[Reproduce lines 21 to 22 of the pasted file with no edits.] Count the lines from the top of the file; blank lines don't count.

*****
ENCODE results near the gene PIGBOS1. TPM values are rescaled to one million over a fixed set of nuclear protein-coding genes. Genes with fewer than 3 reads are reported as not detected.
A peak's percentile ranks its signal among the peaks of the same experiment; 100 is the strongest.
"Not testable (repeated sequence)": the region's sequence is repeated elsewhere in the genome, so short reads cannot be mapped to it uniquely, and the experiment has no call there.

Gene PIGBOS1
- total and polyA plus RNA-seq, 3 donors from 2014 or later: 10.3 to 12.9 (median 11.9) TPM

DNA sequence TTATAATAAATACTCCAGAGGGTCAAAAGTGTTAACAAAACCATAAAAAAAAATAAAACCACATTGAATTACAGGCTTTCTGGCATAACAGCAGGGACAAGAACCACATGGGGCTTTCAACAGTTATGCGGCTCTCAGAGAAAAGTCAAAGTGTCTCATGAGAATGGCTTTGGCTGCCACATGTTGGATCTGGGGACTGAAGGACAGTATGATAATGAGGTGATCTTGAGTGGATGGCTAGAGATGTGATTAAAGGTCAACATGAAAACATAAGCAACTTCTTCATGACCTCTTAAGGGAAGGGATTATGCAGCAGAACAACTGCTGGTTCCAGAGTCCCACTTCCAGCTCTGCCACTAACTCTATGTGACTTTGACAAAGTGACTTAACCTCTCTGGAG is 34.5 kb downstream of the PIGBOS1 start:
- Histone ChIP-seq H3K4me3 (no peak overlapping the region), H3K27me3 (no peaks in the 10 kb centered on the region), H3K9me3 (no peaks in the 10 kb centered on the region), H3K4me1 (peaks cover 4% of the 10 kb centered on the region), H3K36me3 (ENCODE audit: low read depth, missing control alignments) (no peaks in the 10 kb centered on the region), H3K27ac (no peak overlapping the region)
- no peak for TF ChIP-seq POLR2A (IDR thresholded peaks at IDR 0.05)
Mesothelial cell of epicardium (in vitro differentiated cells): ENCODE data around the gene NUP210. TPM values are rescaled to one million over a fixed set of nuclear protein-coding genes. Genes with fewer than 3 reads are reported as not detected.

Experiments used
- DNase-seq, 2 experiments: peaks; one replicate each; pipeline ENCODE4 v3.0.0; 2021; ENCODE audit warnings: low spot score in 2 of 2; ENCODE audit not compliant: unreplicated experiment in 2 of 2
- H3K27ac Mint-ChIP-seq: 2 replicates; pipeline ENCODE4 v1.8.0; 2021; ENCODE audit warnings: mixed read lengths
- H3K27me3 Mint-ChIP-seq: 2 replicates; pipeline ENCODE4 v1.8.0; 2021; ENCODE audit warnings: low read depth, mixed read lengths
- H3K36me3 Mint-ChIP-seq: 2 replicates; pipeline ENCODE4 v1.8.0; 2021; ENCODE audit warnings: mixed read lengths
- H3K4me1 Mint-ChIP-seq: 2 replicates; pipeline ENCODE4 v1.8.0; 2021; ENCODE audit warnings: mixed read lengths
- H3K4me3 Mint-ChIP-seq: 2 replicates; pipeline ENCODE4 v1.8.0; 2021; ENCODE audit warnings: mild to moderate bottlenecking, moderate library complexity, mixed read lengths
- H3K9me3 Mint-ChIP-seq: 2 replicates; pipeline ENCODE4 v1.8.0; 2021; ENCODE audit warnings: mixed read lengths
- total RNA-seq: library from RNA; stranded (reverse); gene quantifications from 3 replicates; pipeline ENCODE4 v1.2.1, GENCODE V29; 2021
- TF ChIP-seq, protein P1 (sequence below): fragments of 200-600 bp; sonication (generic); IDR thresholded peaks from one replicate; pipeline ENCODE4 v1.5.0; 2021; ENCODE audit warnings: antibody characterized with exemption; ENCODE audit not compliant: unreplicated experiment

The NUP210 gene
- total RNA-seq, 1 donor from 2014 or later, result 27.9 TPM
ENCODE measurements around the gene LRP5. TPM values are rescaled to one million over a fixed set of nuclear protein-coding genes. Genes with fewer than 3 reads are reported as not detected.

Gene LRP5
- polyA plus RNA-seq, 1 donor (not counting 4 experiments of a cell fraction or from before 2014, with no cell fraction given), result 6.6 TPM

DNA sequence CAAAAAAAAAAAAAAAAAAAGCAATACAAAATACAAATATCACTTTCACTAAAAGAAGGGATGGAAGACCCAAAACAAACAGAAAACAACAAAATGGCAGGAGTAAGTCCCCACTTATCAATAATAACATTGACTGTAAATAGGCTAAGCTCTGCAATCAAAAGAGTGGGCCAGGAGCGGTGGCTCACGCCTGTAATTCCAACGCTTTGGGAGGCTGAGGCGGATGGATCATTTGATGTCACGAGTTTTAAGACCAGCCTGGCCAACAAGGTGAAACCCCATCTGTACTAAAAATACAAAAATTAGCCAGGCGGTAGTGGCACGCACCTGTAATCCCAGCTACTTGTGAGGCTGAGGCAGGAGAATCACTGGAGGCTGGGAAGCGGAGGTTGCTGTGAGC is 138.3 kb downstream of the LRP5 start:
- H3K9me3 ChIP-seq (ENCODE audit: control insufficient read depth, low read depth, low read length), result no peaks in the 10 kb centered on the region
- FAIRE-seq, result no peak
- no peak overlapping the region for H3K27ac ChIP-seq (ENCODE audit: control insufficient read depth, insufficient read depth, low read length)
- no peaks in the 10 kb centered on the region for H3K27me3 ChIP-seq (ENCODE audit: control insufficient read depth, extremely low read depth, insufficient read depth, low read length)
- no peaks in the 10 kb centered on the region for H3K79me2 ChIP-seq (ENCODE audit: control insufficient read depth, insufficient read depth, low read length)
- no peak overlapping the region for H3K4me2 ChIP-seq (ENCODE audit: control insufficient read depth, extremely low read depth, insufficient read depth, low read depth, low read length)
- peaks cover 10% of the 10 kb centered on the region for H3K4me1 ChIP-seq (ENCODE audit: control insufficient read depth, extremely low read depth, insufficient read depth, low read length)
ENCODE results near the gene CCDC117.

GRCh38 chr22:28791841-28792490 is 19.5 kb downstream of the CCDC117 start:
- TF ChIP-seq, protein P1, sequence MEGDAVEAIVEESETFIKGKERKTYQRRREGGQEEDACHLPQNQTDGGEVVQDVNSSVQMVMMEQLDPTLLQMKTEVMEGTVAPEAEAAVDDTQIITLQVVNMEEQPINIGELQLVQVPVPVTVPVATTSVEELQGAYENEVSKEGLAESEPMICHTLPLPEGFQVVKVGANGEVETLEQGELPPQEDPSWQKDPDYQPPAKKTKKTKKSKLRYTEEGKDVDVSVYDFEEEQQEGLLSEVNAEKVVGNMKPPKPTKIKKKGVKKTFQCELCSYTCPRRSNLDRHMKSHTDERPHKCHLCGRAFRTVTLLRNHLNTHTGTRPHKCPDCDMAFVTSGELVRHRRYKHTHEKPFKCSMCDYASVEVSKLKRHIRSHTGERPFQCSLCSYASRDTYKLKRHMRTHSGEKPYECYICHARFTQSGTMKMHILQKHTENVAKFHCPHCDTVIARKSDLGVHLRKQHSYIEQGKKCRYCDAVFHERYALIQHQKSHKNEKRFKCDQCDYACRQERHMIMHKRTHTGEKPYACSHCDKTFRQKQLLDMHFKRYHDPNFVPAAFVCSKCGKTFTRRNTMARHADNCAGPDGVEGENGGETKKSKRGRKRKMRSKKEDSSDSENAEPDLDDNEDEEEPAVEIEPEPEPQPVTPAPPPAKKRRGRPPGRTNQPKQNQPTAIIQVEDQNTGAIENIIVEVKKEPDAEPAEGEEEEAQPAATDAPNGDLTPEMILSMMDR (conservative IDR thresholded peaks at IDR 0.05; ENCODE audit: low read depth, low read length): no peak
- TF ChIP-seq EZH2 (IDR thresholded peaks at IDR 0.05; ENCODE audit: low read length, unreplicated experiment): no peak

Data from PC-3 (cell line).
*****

- total RNA-seq, 1 donor from 2014 or later, result 27.9 TPM
ENCODE measurements around the gene LRP5. TPM values are rescaled to one million over a fixed set of nuclear protein-coding genes. Genes with fewer than 3 reads are reported as not detected.